B) To be able to reveal himself

C) To gain a public ear

D) To get his composition published

 

8) Are editors and publishers sympathetic to young authors?

A) They are

B) They are not

C) They are anxious about placing only the best literature before the public

D) They are mere brokers who conduct their business on the hardest lines of a

Profit and Loss account.

 

9) What are the ordeals awaiting the young author from the critics?

A) The critics harass him

B) He has to run the ‘gauntlet’ of the critics

C) He has to save his scalp, as the critics throw stones at him

D) The critics are sympathetic towards him

 

10) What attitude should an author adopt in the face of bitter criticism?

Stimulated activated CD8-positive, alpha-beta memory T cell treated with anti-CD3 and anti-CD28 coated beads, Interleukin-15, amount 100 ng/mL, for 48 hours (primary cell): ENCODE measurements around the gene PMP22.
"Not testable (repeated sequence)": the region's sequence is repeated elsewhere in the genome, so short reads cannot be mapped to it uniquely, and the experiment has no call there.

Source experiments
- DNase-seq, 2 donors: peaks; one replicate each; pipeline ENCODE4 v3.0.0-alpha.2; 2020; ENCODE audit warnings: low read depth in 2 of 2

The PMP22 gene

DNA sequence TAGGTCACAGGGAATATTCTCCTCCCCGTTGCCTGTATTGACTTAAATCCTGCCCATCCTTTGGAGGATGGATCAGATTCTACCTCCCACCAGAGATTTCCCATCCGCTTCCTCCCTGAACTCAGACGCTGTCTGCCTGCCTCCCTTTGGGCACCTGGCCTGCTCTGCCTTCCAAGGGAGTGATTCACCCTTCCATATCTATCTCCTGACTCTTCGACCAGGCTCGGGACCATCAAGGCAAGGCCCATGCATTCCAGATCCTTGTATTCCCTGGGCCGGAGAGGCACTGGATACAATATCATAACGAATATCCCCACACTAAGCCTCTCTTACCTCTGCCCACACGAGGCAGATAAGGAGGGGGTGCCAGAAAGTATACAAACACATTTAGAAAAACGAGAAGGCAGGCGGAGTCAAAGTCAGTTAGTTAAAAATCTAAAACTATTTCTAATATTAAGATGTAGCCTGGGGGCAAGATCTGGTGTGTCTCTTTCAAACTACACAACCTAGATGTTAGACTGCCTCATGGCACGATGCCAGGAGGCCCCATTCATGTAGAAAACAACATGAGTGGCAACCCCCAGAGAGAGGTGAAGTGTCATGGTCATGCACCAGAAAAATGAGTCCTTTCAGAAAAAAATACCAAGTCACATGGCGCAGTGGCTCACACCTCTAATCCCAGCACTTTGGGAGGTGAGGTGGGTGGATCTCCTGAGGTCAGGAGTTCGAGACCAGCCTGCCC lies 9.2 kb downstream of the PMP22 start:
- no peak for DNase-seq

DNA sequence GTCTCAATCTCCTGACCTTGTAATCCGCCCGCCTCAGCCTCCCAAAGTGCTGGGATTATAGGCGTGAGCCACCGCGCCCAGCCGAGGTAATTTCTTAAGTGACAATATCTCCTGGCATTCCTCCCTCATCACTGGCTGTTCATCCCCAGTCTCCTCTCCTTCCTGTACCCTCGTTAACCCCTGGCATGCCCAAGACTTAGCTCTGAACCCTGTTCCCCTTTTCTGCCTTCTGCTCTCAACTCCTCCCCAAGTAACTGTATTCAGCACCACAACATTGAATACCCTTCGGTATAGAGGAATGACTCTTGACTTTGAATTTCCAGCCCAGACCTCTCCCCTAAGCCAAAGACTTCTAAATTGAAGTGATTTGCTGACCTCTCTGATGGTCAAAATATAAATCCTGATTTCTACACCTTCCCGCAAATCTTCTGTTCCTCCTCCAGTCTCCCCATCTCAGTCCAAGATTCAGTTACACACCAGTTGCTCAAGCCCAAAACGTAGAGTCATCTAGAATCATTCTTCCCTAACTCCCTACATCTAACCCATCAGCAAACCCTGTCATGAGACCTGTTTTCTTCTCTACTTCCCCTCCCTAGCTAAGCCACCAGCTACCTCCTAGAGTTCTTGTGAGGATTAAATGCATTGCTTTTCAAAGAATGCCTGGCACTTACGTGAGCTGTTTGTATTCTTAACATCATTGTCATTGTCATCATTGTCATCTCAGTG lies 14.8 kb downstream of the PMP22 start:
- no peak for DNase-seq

A) He should defend himself

B) He should regard critics formidable and change his way of writing

C) He should suffer silently

D) He should take criticism as not more than the bye-play of clowns in a circus and go his way unheeding.


ANSWERS

According to the passage above, which statement best explains why the Iroquois League was formed among the five Iroquois Nations?

Answer: B.

Directions (Questions 1- 10): Read the passage and answer the following questions

  1. Answer C
  2. Answer A
  3. Answer E
  4. Answer B
  5. Answer C
  6. Answer A
  7. Answer A
  8. Answer D
  9. Answer B
  10. Answer D